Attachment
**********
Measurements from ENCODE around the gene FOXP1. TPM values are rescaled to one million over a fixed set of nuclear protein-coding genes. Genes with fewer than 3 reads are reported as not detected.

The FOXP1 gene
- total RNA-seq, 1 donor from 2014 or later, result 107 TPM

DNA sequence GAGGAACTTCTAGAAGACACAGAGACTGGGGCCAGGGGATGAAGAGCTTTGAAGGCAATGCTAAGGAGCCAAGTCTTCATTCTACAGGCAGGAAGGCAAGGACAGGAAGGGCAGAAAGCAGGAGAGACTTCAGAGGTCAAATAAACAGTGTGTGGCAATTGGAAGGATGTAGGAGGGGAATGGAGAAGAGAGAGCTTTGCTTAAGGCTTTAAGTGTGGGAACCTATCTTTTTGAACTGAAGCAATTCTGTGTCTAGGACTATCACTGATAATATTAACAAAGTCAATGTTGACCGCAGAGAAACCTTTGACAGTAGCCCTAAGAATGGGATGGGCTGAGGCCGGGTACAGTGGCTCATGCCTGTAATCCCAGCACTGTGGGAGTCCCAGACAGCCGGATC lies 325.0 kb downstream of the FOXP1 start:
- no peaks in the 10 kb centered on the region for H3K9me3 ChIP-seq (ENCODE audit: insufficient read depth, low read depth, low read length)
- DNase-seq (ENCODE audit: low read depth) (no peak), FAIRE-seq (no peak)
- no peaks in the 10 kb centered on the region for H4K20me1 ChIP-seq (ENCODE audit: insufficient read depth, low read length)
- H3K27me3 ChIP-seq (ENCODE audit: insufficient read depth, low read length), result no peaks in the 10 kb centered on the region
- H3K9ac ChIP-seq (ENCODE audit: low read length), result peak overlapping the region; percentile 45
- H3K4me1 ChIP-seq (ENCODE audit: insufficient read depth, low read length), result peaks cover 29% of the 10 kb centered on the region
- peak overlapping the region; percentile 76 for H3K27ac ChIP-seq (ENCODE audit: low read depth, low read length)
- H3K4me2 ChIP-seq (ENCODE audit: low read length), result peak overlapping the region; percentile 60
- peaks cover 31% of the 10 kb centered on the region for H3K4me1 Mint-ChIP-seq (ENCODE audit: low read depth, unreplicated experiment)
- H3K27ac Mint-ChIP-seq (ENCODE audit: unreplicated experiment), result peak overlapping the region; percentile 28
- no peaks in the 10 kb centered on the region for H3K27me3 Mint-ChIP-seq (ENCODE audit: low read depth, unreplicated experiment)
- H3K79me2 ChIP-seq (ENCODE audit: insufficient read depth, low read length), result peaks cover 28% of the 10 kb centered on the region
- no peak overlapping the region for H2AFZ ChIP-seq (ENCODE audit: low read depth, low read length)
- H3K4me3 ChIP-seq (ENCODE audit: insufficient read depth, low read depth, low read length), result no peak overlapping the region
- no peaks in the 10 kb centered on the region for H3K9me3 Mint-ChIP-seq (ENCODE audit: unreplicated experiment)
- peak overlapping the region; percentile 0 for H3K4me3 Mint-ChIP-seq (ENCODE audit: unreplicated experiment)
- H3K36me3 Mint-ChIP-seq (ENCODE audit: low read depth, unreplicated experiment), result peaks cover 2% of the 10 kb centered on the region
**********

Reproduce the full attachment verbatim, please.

Measurements from ENCODE around the gene FOXP1. TPM values are rescaled to one million over a fixed set of nuclear protein-coding genes. Genes with fewer than 3 reads are reported as not detected.

The FOXP1 gene
- total RNA-seq, 1 donor from 2014 or later, result 107 TPM

DNA sequence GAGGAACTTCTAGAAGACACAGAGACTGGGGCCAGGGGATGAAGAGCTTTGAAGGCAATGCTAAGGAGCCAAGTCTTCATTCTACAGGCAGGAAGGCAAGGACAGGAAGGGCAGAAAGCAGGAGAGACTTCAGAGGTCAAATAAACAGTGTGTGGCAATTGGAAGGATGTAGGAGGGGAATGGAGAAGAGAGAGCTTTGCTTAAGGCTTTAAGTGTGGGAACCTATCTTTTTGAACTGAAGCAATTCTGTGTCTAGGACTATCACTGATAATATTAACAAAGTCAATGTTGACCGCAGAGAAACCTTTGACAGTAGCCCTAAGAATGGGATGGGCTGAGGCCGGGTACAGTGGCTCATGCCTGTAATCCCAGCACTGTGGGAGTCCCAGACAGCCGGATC lies 325.0 kb downstream of the FOXP1 start:
- no peaks in the 10 kb centered on the region for H3K9me3 ChIP-seq (ENCODE audit: insufficient read depth, low read depth, low read length)
- DNase-seq (ENCODE audit: low read depth) (no peak), FAIRE-seq (no peak)
- no peaks in the 10 kb centered on the region for H4K20me1 ChIP-seq (ENCODE audit: insufficient read depth, low read length)
- H3K27me3 ChIP-seq (ENCODE audit: insufficient read depth, low read length), result no peaks in the 10 kb centered on the region
- H3K9ac ChIP-seq (ENCODE audit: low read length), result peak overlapping the region; percentile 45
- H3K4me1 ChIP-seq (ENCODE audit: insufficient read depth, low read length), result peaks cover 29% of the 10 kb centered on the region
- peak overlapping the region; percentile 76 for H3K27ac ChIP-seq (ENCODE audit: low read depth, low read length)
- H3K4me2 ChIP-seq (ENCODE audit: low read length), result peak overlapping the region; percentile 60
- peaks cover 31% of the 10 kb centered on the region for H3K4me1 Mint-ChIP-seq (ENCODE audit: low read depth, unreplicated experiment)
- H3K27ac Mint-ChIP-seq (ENCODE audit: unreplicated experiment), result peak overlapping the region; percentile 28
- no peaks in the 10 kb centered on the region for H3K27me3 Mint-ChIP-seq (ENCODE audit: low read depth, unreplicated experiment)
- H3K79me2 ChIP-seq (ENCODE audit: insufficient read depth, low read length), result peaks cover 28% of the 10 kb centered on the region
- no peak overlapping the region for H2AFZ ChIP-seq (ENCODE audit: low read depth, low read length)
- H3K4me3 ChIP-seq (ENCODE audit: insufficient read depth, low read depth, low read length), result no peak overlapping the region
- no peaks in the 10 kb centered on the region for H3K9me3 Mint-ChIP-seq (ENCODE audit: unreplicated experiment)
- peak overlapping the region; percentile 0 for H3K4me3 Mint-ChIP-seq (ENCODE audit: unreplicated experiment)
- H3K36me3 Mint-ChIP-seq (ENCODE audit: low read depth, unreplicated experiment), result peaks cover 2% of the 10 kb centered on the region